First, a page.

This review contains spoilers for the newest season of “American Horror Story,” as well as seasons one, three and five.
Each new episode of “American Horror Story: Apocalypse” seems better than the rest. Especially as in episode four, a majority of the beloved “Coven” witches are shown in a flashback sequence that encompasses nearly the entire episode. We also finally get to learn an interesting amount of backstory about the Antichrist, which is certainly always fun.
We begin at the kitchen table of a teenaged Michael Langdon (Cody Fern) and a Satanist mother who is a lookalike of Mead (Kathy Bates). This is who the robot Mead is based on, appearance, thoughts and all. This is surprising, as I suspected when Michael said that Mead was based off a mother figure that it would certainly be Constance Langdon (Jessica Lange), who stole Michael away as a baby from the Harmons. Perhaps he ended up killing her, as he did his childhood nanny.
In the present, Mead confirms her loyalty to Michael by stating she feels as if it’s the first time she’s known her place in the world, finishing it off with an exuberant “Hail Satan!”
The two then go to check on the dead Outpost residents when Michael feels a change in the air. They see the three witches, Cordelia (Sarah Paulson), Madison (Emma Roberts) and Myrtle (Frances Conroy), and the three revived residents, Coco (Leslie Grossman), Mallory (Billie Lourd) and Dinah (Adina Porter). After insults are thrown between the witches and Michael, he confidently asks them, “how can any of you defeat me when I’ve already won?”
The episode then takes a jaunt to the past for the rest of the episode and shows the Outpost before the apocalypse hit. We already knew it was a boys school, but we now learn that it was actually a male version of the coven, a school for young warlocks. The warlocks in charge see a video of Michael using intense, seemingly magical power to kill a detective who’s questioning him for murder. Although a couple members of the head group believe it to be demonic, they go to recruit Michael anyway, who kills more people on his way out of the station. Good to know that the Antichrist has always been terrible, even as a teenager.
According to the head group of warlocks and Cordelia, men are never as powerful at magic as women are. Or in anything, the witches snidely remark. That’s why they are graded on their prowess in a much simpler test than the intense Seven Wonders that the coven uses, and simply graded on a zero to four scale. A man has never been close to a four, which is also deemed as an ‘Alpha,’ or a man who is just as powerful as the female supreme. Similar to season three with these same characters, they seem to push a female empowering, yet man-hating agenda I find perhaps realistic to their situation, but still don’t feel completely happy with.
During the test to decide his rating, Michael excels with flying colors. However, he also briefly loses control and nearly kills the head warlocks in his temporary state of darkness. At this point, he clearly doesn’t know he’s the Antichrist yet, and he seems bewildered and apologizes for losing control. Even with the fear of his recklessness and darkness, the warlocks see true power in Michael and believe him capable of being an Alpha and standing up to Cordelia, who they dislike for outing the existence of magic to the world at the end of season three.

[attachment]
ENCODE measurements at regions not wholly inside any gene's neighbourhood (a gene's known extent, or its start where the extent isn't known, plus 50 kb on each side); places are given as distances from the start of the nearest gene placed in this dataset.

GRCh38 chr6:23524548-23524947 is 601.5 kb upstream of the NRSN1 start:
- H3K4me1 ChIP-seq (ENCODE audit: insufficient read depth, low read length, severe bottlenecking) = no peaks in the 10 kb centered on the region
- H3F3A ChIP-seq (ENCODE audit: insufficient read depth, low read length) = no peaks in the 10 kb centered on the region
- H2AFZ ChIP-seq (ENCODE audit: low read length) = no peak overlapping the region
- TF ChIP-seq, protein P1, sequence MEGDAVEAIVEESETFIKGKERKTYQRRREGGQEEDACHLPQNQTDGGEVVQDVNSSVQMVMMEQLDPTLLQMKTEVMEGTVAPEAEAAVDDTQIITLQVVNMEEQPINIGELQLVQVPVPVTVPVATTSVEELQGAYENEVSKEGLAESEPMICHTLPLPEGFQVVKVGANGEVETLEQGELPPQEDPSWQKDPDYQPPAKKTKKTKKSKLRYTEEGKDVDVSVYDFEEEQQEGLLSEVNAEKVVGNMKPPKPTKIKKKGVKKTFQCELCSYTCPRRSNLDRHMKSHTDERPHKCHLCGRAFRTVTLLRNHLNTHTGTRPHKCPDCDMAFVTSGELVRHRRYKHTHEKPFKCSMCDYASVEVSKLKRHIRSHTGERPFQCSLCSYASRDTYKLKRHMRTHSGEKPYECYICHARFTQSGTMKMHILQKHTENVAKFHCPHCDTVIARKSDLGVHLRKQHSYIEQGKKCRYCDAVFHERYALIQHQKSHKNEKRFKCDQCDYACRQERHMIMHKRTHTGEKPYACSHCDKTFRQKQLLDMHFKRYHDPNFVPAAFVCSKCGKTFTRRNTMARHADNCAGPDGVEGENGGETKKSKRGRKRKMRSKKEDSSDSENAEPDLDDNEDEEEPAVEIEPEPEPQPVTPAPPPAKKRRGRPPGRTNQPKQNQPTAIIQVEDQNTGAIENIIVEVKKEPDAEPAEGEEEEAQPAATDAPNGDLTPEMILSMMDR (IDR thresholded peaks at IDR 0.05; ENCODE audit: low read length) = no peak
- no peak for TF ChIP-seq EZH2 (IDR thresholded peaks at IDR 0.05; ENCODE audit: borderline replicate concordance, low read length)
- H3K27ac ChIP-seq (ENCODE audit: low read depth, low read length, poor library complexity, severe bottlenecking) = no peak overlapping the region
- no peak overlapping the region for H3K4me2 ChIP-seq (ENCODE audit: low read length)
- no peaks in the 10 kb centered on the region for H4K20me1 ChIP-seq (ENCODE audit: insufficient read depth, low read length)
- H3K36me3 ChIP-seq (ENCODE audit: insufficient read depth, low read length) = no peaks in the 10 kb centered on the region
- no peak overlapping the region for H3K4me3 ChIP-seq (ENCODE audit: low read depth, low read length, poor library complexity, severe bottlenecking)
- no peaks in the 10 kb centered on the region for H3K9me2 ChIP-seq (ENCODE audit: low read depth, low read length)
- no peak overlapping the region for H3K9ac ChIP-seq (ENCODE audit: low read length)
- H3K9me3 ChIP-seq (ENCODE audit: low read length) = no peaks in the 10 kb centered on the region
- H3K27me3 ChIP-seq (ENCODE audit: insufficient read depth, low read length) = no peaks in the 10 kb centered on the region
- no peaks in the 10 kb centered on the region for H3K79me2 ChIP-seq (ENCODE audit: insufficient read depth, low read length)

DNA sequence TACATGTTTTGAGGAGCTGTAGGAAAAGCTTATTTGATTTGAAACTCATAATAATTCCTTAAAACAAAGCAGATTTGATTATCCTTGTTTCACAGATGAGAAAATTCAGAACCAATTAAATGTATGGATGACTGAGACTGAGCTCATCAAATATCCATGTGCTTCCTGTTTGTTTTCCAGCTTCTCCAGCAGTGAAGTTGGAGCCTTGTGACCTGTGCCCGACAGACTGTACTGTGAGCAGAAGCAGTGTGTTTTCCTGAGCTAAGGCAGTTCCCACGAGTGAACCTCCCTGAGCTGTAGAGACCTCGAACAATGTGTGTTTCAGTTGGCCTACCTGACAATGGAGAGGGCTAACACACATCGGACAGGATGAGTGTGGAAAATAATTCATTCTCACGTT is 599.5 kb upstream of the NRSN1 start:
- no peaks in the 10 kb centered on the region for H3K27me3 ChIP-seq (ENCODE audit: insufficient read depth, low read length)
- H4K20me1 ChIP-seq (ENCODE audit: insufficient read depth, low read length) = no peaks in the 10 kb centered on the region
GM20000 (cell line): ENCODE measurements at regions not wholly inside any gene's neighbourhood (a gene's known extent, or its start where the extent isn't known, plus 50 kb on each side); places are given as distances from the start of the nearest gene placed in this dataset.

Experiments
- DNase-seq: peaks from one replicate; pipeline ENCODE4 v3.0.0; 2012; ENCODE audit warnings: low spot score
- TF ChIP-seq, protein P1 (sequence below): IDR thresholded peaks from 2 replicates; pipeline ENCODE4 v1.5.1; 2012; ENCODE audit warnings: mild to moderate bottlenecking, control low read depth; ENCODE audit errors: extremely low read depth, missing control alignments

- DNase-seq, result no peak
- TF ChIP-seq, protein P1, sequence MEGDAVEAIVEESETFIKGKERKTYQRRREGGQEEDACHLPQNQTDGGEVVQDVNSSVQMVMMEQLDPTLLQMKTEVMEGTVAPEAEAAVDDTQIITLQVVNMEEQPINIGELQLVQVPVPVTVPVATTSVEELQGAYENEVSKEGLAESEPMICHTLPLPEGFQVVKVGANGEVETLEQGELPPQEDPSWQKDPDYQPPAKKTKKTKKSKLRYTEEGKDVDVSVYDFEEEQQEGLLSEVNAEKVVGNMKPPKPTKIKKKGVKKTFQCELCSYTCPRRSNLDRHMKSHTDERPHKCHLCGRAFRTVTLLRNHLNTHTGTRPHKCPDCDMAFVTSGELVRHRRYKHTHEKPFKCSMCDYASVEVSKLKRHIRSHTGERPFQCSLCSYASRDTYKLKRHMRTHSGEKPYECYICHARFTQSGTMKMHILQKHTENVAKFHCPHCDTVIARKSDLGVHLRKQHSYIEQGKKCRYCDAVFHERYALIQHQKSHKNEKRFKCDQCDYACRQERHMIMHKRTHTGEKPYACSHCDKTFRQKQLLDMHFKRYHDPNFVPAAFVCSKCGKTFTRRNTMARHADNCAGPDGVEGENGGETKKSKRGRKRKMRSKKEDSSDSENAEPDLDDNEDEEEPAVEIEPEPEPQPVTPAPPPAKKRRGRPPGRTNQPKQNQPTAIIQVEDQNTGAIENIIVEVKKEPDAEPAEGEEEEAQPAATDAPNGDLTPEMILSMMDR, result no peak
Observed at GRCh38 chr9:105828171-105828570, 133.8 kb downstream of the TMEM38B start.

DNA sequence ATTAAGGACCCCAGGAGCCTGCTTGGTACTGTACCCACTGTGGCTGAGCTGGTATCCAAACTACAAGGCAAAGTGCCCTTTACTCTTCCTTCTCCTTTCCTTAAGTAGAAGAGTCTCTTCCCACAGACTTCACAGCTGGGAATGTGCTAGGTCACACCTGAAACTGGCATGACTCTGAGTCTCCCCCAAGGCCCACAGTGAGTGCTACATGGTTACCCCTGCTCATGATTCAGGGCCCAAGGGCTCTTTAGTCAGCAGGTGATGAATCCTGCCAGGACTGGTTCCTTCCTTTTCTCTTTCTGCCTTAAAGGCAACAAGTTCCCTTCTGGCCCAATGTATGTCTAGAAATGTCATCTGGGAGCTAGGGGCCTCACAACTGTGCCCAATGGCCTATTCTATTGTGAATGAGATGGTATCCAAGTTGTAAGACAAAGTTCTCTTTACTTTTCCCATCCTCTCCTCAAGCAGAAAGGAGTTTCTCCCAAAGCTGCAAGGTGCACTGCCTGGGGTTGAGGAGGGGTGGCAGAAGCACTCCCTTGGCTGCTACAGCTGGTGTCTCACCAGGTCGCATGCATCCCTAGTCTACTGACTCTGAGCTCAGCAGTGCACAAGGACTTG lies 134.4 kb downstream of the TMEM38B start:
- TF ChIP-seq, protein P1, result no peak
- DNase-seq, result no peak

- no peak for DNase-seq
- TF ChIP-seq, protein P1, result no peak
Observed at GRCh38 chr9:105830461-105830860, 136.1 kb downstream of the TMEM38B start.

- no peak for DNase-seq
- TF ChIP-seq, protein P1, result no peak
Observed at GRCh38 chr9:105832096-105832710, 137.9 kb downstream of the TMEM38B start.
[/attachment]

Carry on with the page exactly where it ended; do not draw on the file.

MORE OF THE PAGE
They then call an emergency meeting as an excuse to ask Cordelia to administer the Seven Wonders test to Michael to fully test his capabilities. Cordelia arrives with Myrtle and Zoe (Taissa Farmiga) in tow and adamantly refuses the warlocks request to administer the test. She cites that men are too weak and that she’s already lost someone while taking the test and is reluctant to submit anyone again who may not be ready as it would be, in her eyes, a death sentence.
In a moment of vulnerability, she reveals how she’s lost yet another one of her own in Queenie (Gabourey Sidibe), who was killed at the Hotel Cortez of season five. Even after trying to retrieve her from it for multiple days, she was defeated by the darkness in the hotel and forced to give up. Michael, with some sort of omniscient power, is aware of this and decides to try his own hand at it to prove a point.
Since Michael is already an evil being, he has no issue navigating through the horror of the Hotel Cortez. He easily saves Queenie from playing cards forever with, in a surprise appearance, James March (Evan Peters), the head ghost at the Cortez. He then goes to save Madison, who is in Hell after being murdered.
In immense millennial relatability, her personal Hell seems to be performing a menial, customer service driven retail job that includes a horrible boss, horrible customers and horrible khakis. Michael has no issue going to and retrieving Madison from Hell. He brings the two girls back to the school to present to Cordelia and upon seeing them again, and with a male nonetheless, she faints.
While I’m still waiting slightly impatiently for more of the characters from season one, I’m very pleased with how this season is going and excited to see so many familiar characters and faces once more and see how their lives are continued, even into the apocalypse. I also find myself wanting more details on the new, recently deceased characters, but hopefully this will be touched on in later episodes.
Additionally, surely in episode six titled “Return to Murder House,” we will finally see the promised characters of season one’s “Murder House.” I’m also excited to see the surprise crossover of season five this episode and if any other seasons are also shown before this season’s out. After “Could It Be … Satan?” I find myself asking, could it be…the best season yet?
Edited by Siena DeBolt | email@example.com